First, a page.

Still reeling from a sluggish start statewide, Massachusetts’ medical marijuana program also is hindered by local-level licensing bottlenecks that have allowed just a handful of dispensaries to open to serve nearly 35,000 MMJ patients throughout the state.
According to data from the Massachusetts Executive Office of Health and Human Services, the state’s MMJ program has added more than 15,000 patients since January 2016. Yet only five additional dispensaries became operational over the same period.
That means a substantial number of patients who’ve received recommendations are unable to purchase MMJ, because many still don’t live near one of the state’s nine operating dispensaries.
In February 2017, for example, nearly 40,000 active certifications were issued by physicians, but about 14% of those patients did not register with the state – a necessary step in the process that allows someone with a recommendation to purchase MMJ.
As the number of operating dispensaries has increased, there has been a decline in the percentage of patients with active physician certifications who are not registered with the state. In early 2016, when just four dispensaries were open throughout Massachusetts, about 22% of patients with physician recommendations had not registered with the state.
So what’s keeping more dispensaries from opening?
In addition to facing a lengthy application process at the state level, a dispensary is required to receive a “letter of non-opposition” from the municipality in which it wishes to operate. Without local approval, a dispensary cannot open, a stipulation many towns are using to ward off unwanted MMJ outlets.
Some municipalities add even another step to the process of acquiring a non-opposition letter. Because dispensaries operate as nonprofits and therefore do not pay local taxes, some towns require “community hosting agreements.” These typically mandate that a dispensary pay a sizable fee or agree to share a portion of revenue with the town before a letter is granted.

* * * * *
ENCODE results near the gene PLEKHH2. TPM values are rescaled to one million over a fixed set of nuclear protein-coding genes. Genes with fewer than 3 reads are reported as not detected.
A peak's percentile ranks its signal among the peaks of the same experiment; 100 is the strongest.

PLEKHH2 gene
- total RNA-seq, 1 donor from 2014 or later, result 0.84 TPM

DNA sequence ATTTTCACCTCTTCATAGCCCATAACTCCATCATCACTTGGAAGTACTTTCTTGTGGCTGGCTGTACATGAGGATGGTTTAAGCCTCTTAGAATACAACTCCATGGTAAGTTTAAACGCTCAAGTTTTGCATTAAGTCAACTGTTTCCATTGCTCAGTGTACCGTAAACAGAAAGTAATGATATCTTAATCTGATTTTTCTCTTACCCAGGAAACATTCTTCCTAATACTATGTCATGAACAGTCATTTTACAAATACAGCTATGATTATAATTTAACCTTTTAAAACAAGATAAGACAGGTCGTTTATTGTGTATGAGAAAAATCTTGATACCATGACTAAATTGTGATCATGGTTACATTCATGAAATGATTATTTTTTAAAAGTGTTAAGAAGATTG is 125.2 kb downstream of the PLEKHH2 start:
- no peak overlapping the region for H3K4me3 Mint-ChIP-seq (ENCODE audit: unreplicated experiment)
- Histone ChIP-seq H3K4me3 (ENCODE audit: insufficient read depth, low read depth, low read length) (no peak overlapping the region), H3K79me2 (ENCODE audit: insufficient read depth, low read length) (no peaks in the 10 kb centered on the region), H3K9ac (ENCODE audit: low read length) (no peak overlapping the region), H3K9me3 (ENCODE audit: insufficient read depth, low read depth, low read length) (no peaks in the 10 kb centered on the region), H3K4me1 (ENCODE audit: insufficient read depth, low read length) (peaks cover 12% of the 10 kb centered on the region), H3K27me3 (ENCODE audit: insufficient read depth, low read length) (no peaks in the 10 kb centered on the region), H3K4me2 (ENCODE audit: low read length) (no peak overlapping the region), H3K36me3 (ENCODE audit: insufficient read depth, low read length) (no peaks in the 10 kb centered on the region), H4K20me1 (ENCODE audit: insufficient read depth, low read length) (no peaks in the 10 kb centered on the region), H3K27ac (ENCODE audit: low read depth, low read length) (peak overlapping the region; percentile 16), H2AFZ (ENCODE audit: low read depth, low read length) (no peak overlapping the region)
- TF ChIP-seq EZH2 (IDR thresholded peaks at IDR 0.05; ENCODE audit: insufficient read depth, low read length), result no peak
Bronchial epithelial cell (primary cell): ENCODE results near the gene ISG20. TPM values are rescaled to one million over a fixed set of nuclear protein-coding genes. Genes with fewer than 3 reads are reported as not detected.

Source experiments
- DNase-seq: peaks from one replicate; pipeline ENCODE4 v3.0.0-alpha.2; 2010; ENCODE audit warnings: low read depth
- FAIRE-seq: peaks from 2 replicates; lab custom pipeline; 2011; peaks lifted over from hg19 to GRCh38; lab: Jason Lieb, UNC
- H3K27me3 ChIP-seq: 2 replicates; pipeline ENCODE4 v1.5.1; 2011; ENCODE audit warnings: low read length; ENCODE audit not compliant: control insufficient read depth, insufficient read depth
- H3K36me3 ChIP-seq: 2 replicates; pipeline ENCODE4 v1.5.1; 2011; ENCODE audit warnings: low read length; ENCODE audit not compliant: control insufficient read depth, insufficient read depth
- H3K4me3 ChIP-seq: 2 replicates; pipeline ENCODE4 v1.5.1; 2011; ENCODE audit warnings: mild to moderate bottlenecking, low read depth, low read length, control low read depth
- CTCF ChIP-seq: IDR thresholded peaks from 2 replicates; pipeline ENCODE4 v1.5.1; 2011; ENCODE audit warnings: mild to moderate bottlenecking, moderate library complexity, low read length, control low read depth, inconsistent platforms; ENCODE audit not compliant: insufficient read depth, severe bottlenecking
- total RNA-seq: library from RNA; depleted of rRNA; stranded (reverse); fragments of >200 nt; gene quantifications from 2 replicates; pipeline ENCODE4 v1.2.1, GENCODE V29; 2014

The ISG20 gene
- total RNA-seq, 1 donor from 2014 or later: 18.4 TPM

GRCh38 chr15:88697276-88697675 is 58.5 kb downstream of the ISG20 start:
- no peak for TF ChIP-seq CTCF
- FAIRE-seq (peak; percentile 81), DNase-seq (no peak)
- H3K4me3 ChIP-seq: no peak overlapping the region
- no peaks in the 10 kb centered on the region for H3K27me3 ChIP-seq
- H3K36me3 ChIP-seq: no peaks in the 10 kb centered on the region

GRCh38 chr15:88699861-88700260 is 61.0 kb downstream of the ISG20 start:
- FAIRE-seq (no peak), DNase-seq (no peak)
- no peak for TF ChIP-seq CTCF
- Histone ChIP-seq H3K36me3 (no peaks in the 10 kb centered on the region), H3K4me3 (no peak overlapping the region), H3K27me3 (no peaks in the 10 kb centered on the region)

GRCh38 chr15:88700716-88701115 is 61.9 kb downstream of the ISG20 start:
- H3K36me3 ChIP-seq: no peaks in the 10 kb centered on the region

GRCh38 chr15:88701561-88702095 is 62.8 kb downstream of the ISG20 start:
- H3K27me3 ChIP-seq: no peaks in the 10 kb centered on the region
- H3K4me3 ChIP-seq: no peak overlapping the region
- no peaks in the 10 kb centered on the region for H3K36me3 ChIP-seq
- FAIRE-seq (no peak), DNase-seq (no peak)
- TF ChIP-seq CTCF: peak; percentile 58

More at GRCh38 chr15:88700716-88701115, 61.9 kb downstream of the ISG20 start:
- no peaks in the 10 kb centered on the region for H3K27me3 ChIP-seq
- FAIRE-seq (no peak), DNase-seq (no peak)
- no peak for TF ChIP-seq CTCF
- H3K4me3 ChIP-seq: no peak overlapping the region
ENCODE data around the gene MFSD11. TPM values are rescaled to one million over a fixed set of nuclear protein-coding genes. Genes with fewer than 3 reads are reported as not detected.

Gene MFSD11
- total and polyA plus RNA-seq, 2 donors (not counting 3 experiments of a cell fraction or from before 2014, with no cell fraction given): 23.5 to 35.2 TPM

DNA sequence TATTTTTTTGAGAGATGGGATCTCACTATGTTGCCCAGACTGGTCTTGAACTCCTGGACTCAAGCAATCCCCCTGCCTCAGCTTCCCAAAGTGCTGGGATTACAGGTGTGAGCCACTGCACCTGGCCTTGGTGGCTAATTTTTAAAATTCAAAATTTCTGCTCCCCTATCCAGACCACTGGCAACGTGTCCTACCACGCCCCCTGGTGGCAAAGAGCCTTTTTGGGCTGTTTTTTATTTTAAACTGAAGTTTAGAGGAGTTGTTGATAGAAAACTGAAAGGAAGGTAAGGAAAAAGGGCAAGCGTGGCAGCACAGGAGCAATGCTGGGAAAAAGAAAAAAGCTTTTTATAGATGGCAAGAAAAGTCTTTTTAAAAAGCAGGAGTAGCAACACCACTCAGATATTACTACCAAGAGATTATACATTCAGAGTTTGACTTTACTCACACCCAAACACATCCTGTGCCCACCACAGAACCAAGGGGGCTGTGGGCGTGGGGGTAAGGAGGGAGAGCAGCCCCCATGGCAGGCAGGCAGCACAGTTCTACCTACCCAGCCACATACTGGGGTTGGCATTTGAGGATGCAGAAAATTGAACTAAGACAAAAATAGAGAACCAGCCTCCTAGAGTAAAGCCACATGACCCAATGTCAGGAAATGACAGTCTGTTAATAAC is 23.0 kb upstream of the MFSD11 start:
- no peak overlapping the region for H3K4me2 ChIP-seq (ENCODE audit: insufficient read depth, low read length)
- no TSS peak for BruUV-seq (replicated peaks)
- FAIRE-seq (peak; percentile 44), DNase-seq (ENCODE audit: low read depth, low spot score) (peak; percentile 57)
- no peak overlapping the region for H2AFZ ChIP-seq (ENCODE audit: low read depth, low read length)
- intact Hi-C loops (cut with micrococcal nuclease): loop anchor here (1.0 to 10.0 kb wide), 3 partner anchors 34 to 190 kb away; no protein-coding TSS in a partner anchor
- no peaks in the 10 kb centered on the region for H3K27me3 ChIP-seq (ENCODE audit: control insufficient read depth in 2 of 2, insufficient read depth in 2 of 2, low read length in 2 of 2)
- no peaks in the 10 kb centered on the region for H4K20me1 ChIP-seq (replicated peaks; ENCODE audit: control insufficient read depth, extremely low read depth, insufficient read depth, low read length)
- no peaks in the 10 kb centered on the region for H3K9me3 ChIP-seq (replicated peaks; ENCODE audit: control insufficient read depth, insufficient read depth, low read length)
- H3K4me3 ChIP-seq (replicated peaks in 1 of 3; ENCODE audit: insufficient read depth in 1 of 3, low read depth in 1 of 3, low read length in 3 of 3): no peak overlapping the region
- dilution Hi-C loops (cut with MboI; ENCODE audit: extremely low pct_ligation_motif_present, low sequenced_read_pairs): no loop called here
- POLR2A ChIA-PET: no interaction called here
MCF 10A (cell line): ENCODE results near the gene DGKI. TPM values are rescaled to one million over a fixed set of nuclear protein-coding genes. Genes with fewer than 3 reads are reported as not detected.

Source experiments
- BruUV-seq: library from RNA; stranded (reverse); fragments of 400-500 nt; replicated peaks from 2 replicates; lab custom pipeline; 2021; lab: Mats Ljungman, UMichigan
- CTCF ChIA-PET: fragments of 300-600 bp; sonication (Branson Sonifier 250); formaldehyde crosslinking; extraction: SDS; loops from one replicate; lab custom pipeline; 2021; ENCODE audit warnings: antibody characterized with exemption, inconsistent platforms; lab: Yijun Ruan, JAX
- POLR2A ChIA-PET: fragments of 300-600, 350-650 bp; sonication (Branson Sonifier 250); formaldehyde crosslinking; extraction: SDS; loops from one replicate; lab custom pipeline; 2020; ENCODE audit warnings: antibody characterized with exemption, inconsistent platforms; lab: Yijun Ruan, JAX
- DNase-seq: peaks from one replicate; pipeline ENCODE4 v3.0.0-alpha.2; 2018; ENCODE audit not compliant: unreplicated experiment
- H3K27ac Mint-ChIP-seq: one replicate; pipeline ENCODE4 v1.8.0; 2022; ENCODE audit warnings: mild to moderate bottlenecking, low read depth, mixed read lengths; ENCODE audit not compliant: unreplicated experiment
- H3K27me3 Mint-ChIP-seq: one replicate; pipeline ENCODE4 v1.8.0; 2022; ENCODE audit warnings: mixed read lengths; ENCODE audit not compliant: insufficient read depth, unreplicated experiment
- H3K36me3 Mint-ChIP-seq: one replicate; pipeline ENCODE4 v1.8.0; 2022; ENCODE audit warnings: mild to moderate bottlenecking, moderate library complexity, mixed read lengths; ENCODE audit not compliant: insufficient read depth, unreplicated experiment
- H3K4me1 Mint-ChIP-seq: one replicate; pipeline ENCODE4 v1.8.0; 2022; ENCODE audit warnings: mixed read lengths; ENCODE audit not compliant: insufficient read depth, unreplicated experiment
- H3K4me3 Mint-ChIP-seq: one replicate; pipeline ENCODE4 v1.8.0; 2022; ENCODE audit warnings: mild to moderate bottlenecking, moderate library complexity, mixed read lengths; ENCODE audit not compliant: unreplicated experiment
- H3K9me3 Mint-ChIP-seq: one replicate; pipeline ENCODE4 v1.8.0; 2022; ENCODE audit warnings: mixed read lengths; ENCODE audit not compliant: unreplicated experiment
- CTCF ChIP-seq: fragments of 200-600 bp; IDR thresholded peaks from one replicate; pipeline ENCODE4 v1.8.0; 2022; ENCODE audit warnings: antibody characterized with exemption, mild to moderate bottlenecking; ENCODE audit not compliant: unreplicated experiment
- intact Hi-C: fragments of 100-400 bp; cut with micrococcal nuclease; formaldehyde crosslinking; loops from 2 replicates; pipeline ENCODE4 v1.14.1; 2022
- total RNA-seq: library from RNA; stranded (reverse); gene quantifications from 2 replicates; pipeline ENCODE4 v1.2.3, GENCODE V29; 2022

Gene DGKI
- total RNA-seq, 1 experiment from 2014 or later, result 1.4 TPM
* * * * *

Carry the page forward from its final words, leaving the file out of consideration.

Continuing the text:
Local authorities are trying to further leverage this control by attempting to strike lucrative “pay-to-play” deals that can cost dispensaries, in some cases, hundreds of thousands of dollars.
As of February 2017, nine dispensaries were fully operational, three had final certificates but hadn’t begun selling, and 87 had received provisional certificates but were still in the inspection phase. An additional 119 applicants were stuck in earlier stages of the application process.
It’s unclear how many of these dispensaries will receive local approval and eventually open their doors. And with recreational marijuana businesses expected to open in Massachusetts by early 2018, the future is very uncertain for the overwhelming majority of MMJ businesses still waiting to receive a license.
Eli McVey can be reached at firstname.lastname@example.org